Septic cardiomyopathy develops frequently in patients with sepsis and likely increases short-term mortality. However, whether septic cardiomyopathy is associated with long-term outcomes after sepsis is unknown. We investigated whether septic patients with septic cardiomyopathy have worse long-term outcomes than septic patients without septic cardiomyopathy.
Retrospective cohort study.
Adult ICU patients with sepsis.
MEASUREMENTS AND MAIN RESULTS:
Left ventricular global longitudinal systolic strain was our primary measure of septic cardiomyopathy. We employed a suite of multivariable survival analyses to explore linear and nonlinear associations between left ventricular global longitudinal systolic strain and major adverse cardiovascular events, which included death, stroke, and myocardial infarction. Our primary outcome was major adverse cardiovascular event through 24 months after ICU discharge. Among 290 study patients, median left ventricular global longitudinal systolic strain was –16.8% (interquartile range, –20.4% to –12.6%), and 38.3% of patients (n = 111) experienced a major adverse cardiovascular event within 24 months after discharge. On our primary, linear analysis, there was a trend (p = 0.08) toward association between left ventricular global longitudinal systolic strain and major adverse cardiovascular event (odds ratio, 1.03; CI, < 1 to 1.07). On our nonlinear analysis, the association was highly significant (p < 0.001) with both high and low left ventricular global longitudinal systolic strain associated with major adverse cardiovascular event among patients with pre-existing cardiac disease. This association was pronounced among patients who were younger (age < 65 yr) and had Charlson Comorbidity Index greater than 5.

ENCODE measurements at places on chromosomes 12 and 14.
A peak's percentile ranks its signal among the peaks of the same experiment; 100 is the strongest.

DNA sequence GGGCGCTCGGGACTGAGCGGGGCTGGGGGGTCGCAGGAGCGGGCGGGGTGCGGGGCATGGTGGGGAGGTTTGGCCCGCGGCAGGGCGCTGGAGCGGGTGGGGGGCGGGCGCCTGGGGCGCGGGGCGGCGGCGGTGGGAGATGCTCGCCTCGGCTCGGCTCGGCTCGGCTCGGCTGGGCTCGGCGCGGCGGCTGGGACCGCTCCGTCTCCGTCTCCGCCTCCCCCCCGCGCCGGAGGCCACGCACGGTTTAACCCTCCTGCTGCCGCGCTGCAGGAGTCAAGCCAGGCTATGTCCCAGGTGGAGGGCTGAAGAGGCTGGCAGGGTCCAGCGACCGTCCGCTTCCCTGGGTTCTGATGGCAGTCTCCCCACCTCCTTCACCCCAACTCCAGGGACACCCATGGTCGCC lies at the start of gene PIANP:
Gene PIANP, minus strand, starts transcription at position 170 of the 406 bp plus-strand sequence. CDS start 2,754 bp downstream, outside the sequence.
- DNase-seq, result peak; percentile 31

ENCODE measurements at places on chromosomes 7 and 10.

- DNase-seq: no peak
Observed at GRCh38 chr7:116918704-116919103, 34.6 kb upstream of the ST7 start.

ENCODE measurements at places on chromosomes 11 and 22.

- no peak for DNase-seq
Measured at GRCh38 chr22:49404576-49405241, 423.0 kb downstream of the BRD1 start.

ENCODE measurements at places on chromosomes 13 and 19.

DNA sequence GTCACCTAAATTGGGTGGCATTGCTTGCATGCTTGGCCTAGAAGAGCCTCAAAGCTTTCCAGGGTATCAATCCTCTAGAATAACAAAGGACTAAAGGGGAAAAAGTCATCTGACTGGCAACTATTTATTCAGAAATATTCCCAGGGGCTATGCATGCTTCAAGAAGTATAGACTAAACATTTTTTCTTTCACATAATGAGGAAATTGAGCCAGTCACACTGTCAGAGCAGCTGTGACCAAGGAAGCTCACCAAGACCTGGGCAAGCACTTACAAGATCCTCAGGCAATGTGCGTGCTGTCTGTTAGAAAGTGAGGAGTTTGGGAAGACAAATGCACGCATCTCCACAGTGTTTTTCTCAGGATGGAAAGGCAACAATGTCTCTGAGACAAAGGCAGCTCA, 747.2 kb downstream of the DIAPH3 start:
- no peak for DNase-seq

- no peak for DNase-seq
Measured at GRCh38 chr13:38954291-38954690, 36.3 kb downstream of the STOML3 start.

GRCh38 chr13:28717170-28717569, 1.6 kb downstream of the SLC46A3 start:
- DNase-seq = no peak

Among patients with sepsis and pre-existing cardiac disease who survived to ICU discharge, left ventricular global longitudinal systolic strain demonstrated a U-shaped association with cardiovascular outcomes through 24 months. The relationship was especially strong among younger patients with more comorbidities. These observations are likely of use to design of future trials.